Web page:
As I settled on a Spotify playlist and walked past The Factory Shop I felt my heartbeat quicken, to the extent that it was racing as quickly as it does in the moments before I am about to say something stupid to a girl.  It was as though a butterfly had become trapped in a net and it was desperately flapping its wings in an attempt to escape, and I could hardly catch a breath.  There was a nauseous feeling in the bottom of my stomach and my hands and arms had become the opposite of a critically acclaimed Pink Floyd song – that is to say that they were uncomfortably numb.

My mouth soon turned remarkably dry, reminiscent of the way it does when you are dehydrated from alcohol, but I remembered that I had not been drinking the night before and I knew that I wasn’t hung over.  This was in contrast to my legs, which both felt drunk and like they were trying to walk under water.  My mind was feeling overwhelmed and my sinuses were like fireworks sizzling and ready to explode.  If it wasn’t for the fact that I have been living in the same place for thirty-four years I’m not sure that I would have been able to find my way to the office.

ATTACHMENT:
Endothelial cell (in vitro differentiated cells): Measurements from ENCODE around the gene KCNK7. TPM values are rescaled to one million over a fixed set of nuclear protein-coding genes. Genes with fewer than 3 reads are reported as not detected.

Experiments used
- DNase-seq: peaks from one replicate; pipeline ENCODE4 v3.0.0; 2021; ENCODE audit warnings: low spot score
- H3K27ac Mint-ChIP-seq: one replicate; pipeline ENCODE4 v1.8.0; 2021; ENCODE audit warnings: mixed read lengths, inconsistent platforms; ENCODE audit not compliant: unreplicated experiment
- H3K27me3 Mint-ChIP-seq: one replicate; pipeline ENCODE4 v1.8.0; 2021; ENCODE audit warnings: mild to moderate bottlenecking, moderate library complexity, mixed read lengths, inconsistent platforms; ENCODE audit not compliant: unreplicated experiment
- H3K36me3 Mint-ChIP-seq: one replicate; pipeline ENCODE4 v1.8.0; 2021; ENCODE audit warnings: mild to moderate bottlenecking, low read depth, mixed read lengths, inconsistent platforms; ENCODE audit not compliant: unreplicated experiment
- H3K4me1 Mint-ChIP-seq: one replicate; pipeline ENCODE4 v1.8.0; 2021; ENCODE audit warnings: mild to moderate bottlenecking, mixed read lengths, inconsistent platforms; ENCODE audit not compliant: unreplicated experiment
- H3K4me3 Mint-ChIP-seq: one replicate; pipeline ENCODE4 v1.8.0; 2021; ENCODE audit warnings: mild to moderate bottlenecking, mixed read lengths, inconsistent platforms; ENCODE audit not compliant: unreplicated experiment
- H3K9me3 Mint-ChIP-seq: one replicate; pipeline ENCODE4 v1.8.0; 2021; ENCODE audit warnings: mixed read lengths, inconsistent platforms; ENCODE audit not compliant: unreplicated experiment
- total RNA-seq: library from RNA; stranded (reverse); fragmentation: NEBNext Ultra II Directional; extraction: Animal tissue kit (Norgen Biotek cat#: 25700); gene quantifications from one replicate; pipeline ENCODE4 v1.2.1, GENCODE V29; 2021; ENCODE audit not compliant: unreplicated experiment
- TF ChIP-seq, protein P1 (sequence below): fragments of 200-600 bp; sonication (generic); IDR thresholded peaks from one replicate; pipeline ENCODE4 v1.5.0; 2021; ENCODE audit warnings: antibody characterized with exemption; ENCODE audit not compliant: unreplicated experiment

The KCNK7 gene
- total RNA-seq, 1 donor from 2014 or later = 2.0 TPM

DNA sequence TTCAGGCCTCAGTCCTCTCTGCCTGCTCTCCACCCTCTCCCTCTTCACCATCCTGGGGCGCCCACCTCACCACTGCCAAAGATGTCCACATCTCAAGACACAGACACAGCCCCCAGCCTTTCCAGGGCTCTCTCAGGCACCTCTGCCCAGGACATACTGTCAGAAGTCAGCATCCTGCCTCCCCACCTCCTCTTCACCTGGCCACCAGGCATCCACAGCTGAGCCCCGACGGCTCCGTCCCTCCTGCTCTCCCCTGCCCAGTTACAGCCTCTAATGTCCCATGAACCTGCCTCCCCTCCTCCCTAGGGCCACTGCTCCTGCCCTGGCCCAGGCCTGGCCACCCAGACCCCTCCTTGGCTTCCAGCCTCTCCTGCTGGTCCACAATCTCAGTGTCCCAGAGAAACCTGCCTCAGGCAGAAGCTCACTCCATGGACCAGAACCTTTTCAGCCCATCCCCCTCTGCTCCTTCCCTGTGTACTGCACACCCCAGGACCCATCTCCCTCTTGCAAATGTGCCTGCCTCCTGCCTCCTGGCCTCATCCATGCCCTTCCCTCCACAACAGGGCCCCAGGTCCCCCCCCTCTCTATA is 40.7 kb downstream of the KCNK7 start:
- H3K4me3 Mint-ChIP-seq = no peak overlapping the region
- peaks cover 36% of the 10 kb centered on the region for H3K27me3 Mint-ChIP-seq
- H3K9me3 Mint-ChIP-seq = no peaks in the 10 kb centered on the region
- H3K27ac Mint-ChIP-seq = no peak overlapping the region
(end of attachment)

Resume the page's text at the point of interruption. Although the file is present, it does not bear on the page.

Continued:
I used Bing to find Google, where I typed each of my symptoms into the search box.  It returned some nonsensical answers and so I removed the similes

These symptoms repeated themselves every morning and would usually last for hours at a time.  By the end of the week I was even considering going to the doctor to find out if this was something more than a deep fear of branded names at low prices, but I decided against making an appointment when I recalled the awkward experience I had last time at the doctor when I didn’t know which chair it was most appropriate to sit in.  Instead I used Bing to find Google, where I typed each of my symptoms into the search box.  It returned some nonsensical answers and so I removed the similes and the new results largely suggested that I could have been experiencing an anxiety attack.  I wasn’t entirely sure what this meant or if I was feeling better or worse for reading it.